PULLMAN — Jake Dickert isn’t generally an advocate of spring football games. Injuries run too high for his liking and scrimmages are typically structured with the fan experience and television broadcasts in mind, limiting growth opportunities for a football team that’s allotted only 15 practices over the course of the spring season.

“I’m not a spring-game guy,” Dickert said. “I like when they’re over because everyone’s healthy; we’re ready to keep working.”

Dickert may not be a convert yet, but Saturday’s Crimson and Gray scrimmage had to be uplifting for Washington State’s defensive coordinator, who watched a unit that conceded 38.5 points per game last fall generate four takeaways and hold the offense to four touchdowns throughout the course of a rainy scrimmage that lasted approximately two hours at Martin Stadium.

According to the unique scoring system conceived by coach Nick Rolovich, the defense, which wore white uniforms, came out with a 74-37 victory over the crimson-colored offense.

“I think you would give it to the defense today, in terms of takeaways, scoreboard, consistent energy,” Rolovich said. “I think they played together, so they should feel good. They made a lot of football plays.”

First, a breakdown on the nontraditional scoring system.

Offensive points were distributed similar to the same way they are in a normal game, with touchdowns worth seven points and field goals worth three. Where it got wacky was the defense, which earned points if it made a fourth-stop in minus territory (5), created a takeaway in minus territory (7), forced a punt in plus territory (3), created a takeaway or fourth-down stop in plus territory (4) or held the offense to a field goal (2).


The Cougars squeezed in nearly 100 plays Saturday, with none more consequential than the first.

Graduate transfer quarterback Jarrett Guarantano made an errant pass into traffic and linebacker Justus Rogers stepped in front, intercepting the ball to put the defense on the board with seven quick points.

“That was an exciting play for me, especially being the first play,” Rogers said. “I just dropped to my landmark and read the quarterback’s eyes, melted flat and the ball came to me and I made that catch.”

The play had greater ramifications than that. As Guarantano released the ball, his right throwing hand clipped the shoulder pad of center Brian Greene. The Tennessee transfer left for the locker room and didn’t take another snap in what’s expected to be his only spring game as a WSU player, eventually returning to the sideline in sweatpants and a pullover.

“I think he’s going to be all right,” Rolovich said. “I think it was, you know, first play spring game, that’s a tough one. He’s a mature kid; he can handle it. I anticipate him being back with us. I don’t think it’s terribly bad, is what I’m getting.”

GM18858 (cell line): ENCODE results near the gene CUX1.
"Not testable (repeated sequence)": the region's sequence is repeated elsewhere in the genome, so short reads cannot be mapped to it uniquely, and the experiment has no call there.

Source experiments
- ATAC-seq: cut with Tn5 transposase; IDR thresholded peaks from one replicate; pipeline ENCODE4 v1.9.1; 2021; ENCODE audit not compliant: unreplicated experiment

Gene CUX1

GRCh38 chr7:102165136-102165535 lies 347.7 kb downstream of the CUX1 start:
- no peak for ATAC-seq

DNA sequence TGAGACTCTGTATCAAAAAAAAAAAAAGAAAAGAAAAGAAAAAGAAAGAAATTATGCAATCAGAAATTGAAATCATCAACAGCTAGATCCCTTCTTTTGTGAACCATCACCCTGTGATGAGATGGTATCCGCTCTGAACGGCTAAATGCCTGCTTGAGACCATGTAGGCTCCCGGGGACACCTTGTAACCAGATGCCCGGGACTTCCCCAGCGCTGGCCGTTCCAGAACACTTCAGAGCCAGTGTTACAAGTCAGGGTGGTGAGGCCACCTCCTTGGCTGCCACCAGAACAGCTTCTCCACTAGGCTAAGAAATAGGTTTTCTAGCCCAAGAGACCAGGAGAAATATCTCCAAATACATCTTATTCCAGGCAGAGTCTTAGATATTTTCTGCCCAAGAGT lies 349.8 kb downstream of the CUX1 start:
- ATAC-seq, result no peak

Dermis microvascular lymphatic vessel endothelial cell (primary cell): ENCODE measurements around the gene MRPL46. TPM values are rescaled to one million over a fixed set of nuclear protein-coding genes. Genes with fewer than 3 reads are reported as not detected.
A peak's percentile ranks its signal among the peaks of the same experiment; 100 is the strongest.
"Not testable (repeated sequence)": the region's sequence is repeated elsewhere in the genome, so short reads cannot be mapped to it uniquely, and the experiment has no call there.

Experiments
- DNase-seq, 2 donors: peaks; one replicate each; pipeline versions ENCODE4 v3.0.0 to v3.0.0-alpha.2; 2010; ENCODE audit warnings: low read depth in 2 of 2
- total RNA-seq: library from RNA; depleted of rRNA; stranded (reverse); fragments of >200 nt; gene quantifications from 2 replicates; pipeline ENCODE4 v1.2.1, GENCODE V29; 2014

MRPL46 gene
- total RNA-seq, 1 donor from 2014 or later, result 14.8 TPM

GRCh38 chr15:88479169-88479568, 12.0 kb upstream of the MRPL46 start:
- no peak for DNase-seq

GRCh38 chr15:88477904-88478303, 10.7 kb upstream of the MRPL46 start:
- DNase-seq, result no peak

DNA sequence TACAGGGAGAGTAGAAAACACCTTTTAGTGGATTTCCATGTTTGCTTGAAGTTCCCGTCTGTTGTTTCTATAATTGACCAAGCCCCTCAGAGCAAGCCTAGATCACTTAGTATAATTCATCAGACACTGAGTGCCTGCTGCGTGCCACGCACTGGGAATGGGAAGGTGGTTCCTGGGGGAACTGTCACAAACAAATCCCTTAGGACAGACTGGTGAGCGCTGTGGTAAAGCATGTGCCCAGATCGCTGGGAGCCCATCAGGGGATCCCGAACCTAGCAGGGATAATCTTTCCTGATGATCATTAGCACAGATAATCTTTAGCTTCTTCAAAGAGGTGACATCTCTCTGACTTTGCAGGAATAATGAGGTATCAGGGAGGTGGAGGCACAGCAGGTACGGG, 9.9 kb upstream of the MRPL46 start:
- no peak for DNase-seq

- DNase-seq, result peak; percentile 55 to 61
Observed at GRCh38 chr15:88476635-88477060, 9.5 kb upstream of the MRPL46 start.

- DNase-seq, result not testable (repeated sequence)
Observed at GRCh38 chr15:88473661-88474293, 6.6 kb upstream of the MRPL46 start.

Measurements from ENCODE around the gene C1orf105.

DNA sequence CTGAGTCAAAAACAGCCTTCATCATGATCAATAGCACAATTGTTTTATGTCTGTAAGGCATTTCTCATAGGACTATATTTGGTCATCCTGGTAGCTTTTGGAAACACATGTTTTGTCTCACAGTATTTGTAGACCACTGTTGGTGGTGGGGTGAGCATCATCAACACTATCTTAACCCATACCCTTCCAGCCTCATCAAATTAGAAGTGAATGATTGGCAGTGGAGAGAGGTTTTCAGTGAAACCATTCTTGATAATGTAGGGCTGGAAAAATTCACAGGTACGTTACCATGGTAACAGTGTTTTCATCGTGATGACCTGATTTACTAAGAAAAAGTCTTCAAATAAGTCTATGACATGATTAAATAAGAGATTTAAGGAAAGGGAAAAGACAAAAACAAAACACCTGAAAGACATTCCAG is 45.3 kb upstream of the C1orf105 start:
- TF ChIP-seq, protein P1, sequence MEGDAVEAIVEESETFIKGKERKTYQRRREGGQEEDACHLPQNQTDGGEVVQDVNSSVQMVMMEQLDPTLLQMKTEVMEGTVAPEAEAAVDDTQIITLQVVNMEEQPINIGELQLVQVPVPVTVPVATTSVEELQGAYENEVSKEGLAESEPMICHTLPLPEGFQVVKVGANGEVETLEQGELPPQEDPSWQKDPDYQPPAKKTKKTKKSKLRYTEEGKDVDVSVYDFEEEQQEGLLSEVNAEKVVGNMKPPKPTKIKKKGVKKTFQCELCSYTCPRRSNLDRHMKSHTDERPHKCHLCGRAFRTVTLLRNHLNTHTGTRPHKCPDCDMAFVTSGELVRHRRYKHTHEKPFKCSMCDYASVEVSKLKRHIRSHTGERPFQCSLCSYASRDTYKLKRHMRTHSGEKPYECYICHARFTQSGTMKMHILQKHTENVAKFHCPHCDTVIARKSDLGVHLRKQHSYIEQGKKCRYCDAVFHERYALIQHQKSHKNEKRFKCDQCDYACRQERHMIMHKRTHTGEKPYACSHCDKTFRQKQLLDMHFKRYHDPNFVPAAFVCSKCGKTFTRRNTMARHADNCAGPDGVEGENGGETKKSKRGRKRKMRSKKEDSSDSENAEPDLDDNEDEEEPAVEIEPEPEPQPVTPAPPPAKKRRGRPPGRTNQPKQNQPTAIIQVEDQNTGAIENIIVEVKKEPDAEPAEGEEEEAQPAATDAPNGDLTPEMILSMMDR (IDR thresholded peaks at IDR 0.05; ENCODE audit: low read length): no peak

In January, many expected the spring game to be a crucial showcase for the three quarterbacks expected to vie for WSU’s starting job: Guarantano, redshirt junior Cammon Cooper and incumbent starter Jayden de Laura. Instead, with Guarantano injured and de Laura still suspended for his offseason DUI, it was Cooper who took the largest share of first-team reps, splitting with true freshman early enrollee Xavier Ward and walk-on Victor Gabalis.


Cooper finished 14 of 25 with 168 yards and two touchdowns, showing impressive touch a 4-yard throw to wide receiver Travell Harris in the corner of the end zone. Cooper later unleashed a deep, high-arcing bomb to outside receiver C.J. Moore, who fought off a defender to haul in the 41-yard pass. The chunk play set up Cooper’s second touchdown, a 7-yard pass to transfer receiver Lincoln Victor.

But Cooper couldn’t completely avoid the turnover-hungry defense, overthrowing Harris on a pass that wound up in the hands of all-conference cornerback Jaylen Watson. Later in the scrimmage, cornerback Derrick Langford broke up a throw from Gabalis and Armauni Archie was there to pick up the deflection. The defense padded its lead with a fumble recovery in the fourth quarter.

“I think the biggest thing it says is they’re buying in,” Dickert said of the defensive execution and energy. “We talk about ‘Code Cougs,’ we talk about playing hard, playing fast, playing together. That’s our mantra and I think they’re believing it. It can’t just be words on a piece of paper. These guys have got to live it every day, they’ve got to practice it, they’ve got to work out, they’ve got to take it to their academics. It’s got to be who they are and I think you’re starting to see that.”

With a handful of starters on both sides of the ball not participating on Saturday — a group that included running back Max Borghi, left tackle Liam Ryan, “Edge” rushers Willie Taylor III and Brennan Jackson, along with safety Daniel Isom — the spring game provided an opportunity for young players and walk-ons.

Freshman walk-on Kannon Katzer led the scrimmage in rushing with 71 yards on nine carries and scored two touchdowns. Walk-on receiver Drake Owen, who transferred from Central Washington, had a spring game-high six catches while sophomore Jay Wilkerson led all wideouts with 51 yards — those coming on just two catches. Sophomore “Edge” Gabriel Lopez and sophomore defensive tackle Nate James both had two sacks, while sophomore cornerback Chau Smith-Wade led the scrimmage with five tackles.